Researchers develop an experimental dual-modality 3D imaging system
Researchers at the Indiana University School of Optometry (Bloomington, IN, USA; https://optometry.iu.edu/) have developed a multimodal imaging system that combines structural and functional imaging to enable 3D visual assessment of cellular-level activities involved in developmental conditions or eye diseases.
Specifically, the researchers used high-resolution optical coherence microscopy (HR-OCM), a 3D structural technique, and confocal scanning dual-channel fluorescence microscopy (DC-SCFM), a functional technique, to simultaneously record the imaging information. The researchers say the combined system could lead to imaging processes that allow biologists to assess changes in cell activity in the eyes of small animals over time. For example, scientists could label and then track a specific protein in a cell using the functional system and the area around the cell, such as neighboring cells, with the structural system.
“We want to be able to capture not only the functional aspect of cell activities, but also the structure around it, so that we can fully understand how cells behave in their natural environment”, explains Patrice Tankam, assistant. professor at the Indiana University School of Optometry.
It is also important to follow the same animals. If scientists follow different animals or tissue samples, they don’t know if the differences they see are the result of biological changes or inherent variations in the subject, Tankam adds. Overall, he says, “our goal is: how can we track these biological processes in the same animals over time? »
This type of investigative work not only improves scientists’ understanding of eye biology, but could also become a first step in the development of new drugs for humans. “It will help scientists find a cure for certain diseases,” says Reddikumar Maddipatla, research associate at Indiana University School of Optometry.
The researchers chose to co-register functional and structural imaging information because it would reduce the potential for misinformation more effectively than a sequential approach where you “capture the structural information, then move the mice to a different system and collect functional information,” explains Tankam. .
To create the dual-modality imaging system, the researchers overcame technical challenges so that the HR-OCM and DC-SCFM systems recorded visual information from the same location at the same time. They wanted to maximize the resolution of side and depth images.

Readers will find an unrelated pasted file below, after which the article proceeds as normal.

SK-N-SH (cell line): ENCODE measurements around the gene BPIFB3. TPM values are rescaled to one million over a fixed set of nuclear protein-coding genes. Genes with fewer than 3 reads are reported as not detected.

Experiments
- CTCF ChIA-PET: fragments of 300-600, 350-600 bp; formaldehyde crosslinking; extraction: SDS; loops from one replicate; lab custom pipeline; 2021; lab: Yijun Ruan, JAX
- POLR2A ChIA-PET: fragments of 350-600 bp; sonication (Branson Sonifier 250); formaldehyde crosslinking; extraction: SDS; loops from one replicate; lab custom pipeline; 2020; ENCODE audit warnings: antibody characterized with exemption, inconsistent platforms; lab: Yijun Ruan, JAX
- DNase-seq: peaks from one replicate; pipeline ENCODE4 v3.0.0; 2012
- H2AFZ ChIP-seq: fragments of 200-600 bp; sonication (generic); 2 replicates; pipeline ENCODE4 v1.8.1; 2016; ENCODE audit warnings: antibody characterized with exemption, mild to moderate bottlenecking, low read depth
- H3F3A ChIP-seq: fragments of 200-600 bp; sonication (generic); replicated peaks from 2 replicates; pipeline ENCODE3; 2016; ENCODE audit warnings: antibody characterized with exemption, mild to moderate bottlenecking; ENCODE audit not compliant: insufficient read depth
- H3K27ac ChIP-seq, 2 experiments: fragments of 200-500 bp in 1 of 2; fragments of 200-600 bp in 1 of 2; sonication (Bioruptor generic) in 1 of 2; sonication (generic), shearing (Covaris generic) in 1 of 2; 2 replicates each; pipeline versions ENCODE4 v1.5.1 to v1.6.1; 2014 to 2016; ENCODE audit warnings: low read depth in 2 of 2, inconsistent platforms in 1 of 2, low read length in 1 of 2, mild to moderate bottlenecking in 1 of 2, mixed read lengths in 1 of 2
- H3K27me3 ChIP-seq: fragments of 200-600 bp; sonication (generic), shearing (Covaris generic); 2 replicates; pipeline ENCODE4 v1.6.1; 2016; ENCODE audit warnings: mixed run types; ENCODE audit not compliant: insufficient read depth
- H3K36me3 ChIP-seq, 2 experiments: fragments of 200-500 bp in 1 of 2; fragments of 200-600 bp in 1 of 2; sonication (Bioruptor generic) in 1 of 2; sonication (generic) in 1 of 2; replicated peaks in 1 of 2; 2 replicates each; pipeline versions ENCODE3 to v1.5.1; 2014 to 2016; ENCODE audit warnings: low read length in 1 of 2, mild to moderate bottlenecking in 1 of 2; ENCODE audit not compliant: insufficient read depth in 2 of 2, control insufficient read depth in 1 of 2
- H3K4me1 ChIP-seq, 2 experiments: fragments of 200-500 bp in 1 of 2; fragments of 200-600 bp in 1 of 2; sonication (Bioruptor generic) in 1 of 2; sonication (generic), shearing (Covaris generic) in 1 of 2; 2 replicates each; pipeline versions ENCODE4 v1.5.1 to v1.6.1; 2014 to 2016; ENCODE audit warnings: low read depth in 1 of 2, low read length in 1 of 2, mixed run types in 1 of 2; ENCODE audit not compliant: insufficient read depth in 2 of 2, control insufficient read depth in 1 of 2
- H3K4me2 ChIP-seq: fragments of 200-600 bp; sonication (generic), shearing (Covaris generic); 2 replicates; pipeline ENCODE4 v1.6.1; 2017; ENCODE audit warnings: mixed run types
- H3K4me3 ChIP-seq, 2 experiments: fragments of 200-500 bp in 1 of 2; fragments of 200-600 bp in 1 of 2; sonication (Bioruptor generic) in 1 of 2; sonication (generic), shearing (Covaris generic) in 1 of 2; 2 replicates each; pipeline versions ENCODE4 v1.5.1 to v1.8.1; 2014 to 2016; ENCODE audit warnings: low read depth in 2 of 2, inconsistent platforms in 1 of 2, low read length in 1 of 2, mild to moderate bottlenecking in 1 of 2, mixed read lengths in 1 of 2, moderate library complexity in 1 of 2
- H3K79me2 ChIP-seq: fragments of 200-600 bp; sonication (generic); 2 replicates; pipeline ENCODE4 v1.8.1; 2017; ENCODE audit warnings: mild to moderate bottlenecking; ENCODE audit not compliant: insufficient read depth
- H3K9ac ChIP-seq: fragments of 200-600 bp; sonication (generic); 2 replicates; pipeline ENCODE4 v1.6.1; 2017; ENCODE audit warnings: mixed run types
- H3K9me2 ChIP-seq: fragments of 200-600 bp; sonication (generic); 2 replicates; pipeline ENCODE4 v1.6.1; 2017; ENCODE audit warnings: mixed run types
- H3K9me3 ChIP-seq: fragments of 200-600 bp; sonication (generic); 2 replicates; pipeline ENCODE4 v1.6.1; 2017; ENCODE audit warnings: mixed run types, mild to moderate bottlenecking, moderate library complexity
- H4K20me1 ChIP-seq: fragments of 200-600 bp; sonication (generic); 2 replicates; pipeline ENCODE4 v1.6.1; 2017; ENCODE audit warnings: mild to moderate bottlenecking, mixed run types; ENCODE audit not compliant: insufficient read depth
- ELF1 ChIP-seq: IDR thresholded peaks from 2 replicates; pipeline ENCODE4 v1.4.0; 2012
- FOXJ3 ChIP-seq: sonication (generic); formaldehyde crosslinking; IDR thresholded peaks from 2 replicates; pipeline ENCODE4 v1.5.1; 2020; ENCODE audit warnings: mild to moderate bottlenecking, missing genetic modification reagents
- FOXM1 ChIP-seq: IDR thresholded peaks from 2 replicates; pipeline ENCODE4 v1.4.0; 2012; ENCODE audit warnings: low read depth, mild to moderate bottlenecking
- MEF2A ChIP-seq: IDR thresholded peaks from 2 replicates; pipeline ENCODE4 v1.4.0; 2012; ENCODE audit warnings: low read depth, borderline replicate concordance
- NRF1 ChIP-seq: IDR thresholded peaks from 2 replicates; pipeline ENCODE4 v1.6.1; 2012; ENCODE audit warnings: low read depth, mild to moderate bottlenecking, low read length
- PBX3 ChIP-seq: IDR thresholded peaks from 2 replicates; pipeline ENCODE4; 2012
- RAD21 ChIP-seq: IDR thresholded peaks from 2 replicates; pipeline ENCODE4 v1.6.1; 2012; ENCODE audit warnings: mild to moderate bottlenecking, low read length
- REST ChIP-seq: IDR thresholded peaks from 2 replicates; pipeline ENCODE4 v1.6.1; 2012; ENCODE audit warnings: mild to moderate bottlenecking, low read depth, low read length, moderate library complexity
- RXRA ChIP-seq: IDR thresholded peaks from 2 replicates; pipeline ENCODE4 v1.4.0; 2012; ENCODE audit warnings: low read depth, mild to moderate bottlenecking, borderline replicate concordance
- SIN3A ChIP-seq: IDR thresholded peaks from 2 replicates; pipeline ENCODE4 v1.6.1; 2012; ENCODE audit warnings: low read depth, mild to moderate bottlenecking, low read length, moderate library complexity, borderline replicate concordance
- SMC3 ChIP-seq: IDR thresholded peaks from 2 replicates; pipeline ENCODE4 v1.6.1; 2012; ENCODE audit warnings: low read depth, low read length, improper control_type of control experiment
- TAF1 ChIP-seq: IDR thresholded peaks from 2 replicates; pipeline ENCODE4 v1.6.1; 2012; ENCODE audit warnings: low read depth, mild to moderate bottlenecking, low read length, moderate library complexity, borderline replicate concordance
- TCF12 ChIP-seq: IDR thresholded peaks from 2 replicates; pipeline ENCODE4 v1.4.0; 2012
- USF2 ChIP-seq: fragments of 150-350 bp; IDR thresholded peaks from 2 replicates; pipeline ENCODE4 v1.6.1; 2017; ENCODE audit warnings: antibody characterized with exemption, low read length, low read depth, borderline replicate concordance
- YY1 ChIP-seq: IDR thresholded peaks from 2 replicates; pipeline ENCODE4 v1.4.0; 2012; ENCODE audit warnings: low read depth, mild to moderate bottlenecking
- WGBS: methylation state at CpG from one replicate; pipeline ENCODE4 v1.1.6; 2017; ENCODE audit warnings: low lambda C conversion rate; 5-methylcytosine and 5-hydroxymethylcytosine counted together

Since the two systems operate in different parts of the light spectrum – OCM uses near infrared light and fluorescence uses visible light – they tend to focus on two different planes, which is called the mismatch. of the focal plane, explains Maddipatla.
In addition to the focal plane mismatch issues, the two systems also register depth information differently, Maddipatla says.
The researchers addressed these issues in the design of the dual-modality system, which includes an HR-OCM reference arm and both a DC-SCFM fluorescence detection arm and an excitation arm. They defocused the light beam from the HR-OCM system to align the systems along the sample plane.
To combine the light signals of the two systems, Tankam and Maddipatla used those of Semrock (Rochester, NY, USA; www.semrock.com) dichroic mirror. From there the signal went to a dual-axis galvanometer scanner from Cambridge Technology, a brand owned by Novanta Photonics, (Stockport, UK; www.novantaphotonics.com), which then relayed the light onto the sample.
In the HR-OCM system, the light, which is transmitted through the mirror, is then detected by a spectrometer from Wasatch Photonics (Morrisville, NC, USA; https://wasatchphotonics.com). The spectrometer is equipped with a Teledyne e2v OctoPlus (Milpitas, CA, USA; imagery.teledyne-e2v.com) high-speed linescan camera operating at 250 kHz.
The electrical output signal of the spectrometer is then recorded by an Axion CameraLink acquisition card from Bitflow (Woburn, MA, USA; www.bitflow.com.)
In the second imaging system, the fluorescence emission signal from the fluorophores travels from the sample to the mirror where it is reflected back to the fluorescence system through two channels – red and green. The light is then focused by a Thorlabs aspherical lens and transmitted through Thorlabs (Newton, NJ, USA; www.thorlabs.com) 10 µm Pinhole Aperture – P1, a product that only passes rays from one plane into the specimen while blocking light rays from other planes or depths. Then another lens, also from Thorlabs, adjusts the size of the beam before channeling it through a photomultiplier tube from Hamamatsu (Hamamatsu, Japan; www.hamamatsu.com). The output of the tube is converted into voltage using FEMTO amplifiers (Berlin, Germany; www.femto.de). A four-channel digitizer from Alazar Technologies (Pointe-Claire, Canada; www.alazartech.com) is used to record the voltage of amplifiers.
For the final step, the researchers recorded and synchronized the HR-OCM and DC-SCFM image data using custom software they developed using National Instruments (Austin, TX, USA ; www.ni.com) LabVIEW 2017. They used both LabVIEW and MATLAB from MathWorks (Natick, MA, USA; www.mathworks.com) for further processing of the image data.
To test the system, they used custom-made phantoms representing mice, which were constructed using imaging fluorescence microspheres embedded in multi-layer tape and silicone.
The combined system achieved a speed of 250 kHz and a lateral resolution of 2 µm, and an axial resolution of 2.4 µm was captured over a field of view of 1.1 mm × 1.1 mm.
For the next phase, Tankam and Maddipatla plan to test the system on tissue samples before tackling their ultimate goal of tracking cell activity in the eyes of small animals.